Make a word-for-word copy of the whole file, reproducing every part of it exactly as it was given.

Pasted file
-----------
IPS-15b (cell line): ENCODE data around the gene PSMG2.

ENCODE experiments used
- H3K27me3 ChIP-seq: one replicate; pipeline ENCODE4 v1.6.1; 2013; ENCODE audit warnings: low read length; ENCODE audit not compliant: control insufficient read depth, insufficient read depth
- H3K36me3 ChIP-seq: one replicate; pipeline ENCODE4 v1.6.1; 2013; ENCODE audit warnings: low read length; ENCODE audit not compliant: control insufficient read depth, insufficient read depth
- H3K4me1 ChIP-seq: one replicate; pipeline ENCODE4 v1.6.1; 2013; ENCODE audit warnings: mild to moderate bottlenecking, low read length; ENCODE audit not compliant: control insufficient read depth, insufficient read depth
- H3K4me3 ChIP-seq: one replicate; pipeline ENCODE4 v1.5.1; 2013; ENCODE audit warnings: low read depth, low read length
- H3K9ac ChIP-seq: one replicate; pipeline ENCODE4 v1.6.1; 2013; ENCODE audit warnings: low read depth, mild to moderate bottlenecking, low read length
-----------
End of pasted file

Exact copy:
IPS-15b (cell line): ENCODE data around the gene PSMG2.

ENCODE experiments used
- H3K27me3 ChIP-seq: one replicate; pipeline ENCODE4 v1.6.1; 2013; ENCODE audit warnings: low read length; ENCODE audit not compliant: control insufficient read depth, insufficient read depth
- H3K36me3 ChIP-seq: one replicate; pipeline ENCODE4 v1.6.1; 2013; ENCODE audit warnings: low read length; ENCODE audit not compliant: control insufficient read depth, insufficient read depth
- H3K4me1 ChIP-seq: one replicate; pipeline ENCODE4 v1.6.1; 2013; ENCODE audit warnings: mild to moderate bottlenecking, low read length; ENCODE audit not compliant: control insufficient read depth, insufficient read depth
- H3K4me3 ChIP-seq: one replicate; pipeline ENCODE4 v1.5.1; 2013; ENCODE audit warnings: low read depth, low read length
- H3K9ac ChIP-seq: one replicate; pipeline ENCODE4 v1.6.1; 2013; ENCODE audit warnings: low read depth, mild to moderate bottlenecking, low read length